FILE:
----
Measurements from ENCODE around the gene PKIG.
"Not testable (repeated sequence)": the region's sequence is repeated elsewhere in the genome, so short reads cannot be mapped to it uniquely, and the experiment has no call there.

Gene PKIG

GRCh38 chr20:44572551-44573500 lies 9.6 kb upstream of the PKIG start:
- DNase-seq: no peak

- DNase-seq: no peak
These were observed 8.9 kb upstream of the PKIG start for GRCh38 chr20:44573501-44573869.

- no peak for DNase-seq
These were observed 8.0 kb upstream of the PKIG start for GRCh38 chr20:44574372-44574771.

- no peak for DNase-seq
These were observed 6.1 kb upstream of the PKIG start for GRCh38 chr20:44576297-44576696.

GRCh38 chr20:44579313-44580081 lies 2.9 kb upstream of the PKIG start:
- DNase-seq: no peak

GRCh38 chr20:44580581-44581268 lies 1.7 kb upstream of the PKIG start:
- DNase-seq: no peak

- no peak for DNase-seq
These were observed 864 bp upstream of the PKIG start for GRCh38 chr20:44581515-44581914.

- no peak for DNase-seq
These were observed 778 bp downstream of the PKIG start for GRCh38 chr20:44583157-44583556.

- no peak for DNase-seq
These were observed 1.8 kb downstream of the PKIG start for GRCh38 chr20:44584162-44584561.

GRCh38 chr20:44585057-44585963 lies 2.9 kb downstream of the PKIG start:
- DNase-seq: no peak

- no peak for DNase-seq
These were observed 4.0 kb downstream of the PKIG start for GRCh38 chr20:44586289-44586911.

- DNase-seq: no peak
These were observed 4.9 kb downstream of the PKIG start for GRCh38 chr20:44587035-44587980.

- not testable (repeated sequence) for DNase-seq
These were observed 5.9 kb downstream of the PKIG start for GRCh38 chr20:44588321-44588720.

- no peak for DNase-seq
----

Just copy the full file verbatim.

Measurements from ENCODE around the gene PKIG.
"Not testable (repeated sequence)": the region's sequence is repeated elsewhere in the genome, so short reads cannot be mapped to it uniquely, and the experiment has no call there.

Gene PKIG

GRCh38 chr20:44572551-44573500 lies 9.6 kb upstream of the PKIG start:
- DNase-seq: no peak

- DNase-seq: no peak
These were observed 8.9 kb upstream of the PKIG start for GRCh38 chr20:44573501-44573869.

- no peak for DNase-seq
These were observed 8.0 kb upstream of the PKIG start for GRCh38 chr20:44574372-44574771.

- no peak for DNase-seq
These were observed 6.1 kb upstream of the PKIG start for GRCh38 chr20:44576297-44576696.

GRCh38 chr20:44579313-44580081 lies 2.9 kb upstream of the PKIG start:
- DNase-seq: no peak

GRCh38 chr20:44580581-44581268 lies 1.7 kb upstream of the PKIG start:
- DNase-seq: no peak

- no peak for DNase-seq
These were observed 864 bp upstream of the PKIG start for GRCh38 chr20:44581515-44581914.

- no peak for DNase-seq
These were observed 778 bp downstream of the PKIG start for GRCh38 chr20:44583157-44583556.

- no peak for DNase-seq
These were observed 1.8 kb downstream of the PKIG start for GRCh38 chr20:44584162-44584561.

GRCh38 chr20:44585057-44585963 lies 2.9 kb downstream of the PKIG start:
- DNase-seq: no peak

- no peak for DNase-seq
These were observed 4.0 kb downstream of the PKIG start for GRCh38 chr20:44586289-44586911.

- DNase-seq: no peak
These were observed 4.9 kb downstream of the PKIG start for GRCh38 chr20:44587035-44587980.

- not testable (repeated sequence) for DNase-seq
These were observed 5.9 kb downstream of the PKIG start for GRCh38 chr20:44588321-44588720.

- no peak for DNase-seq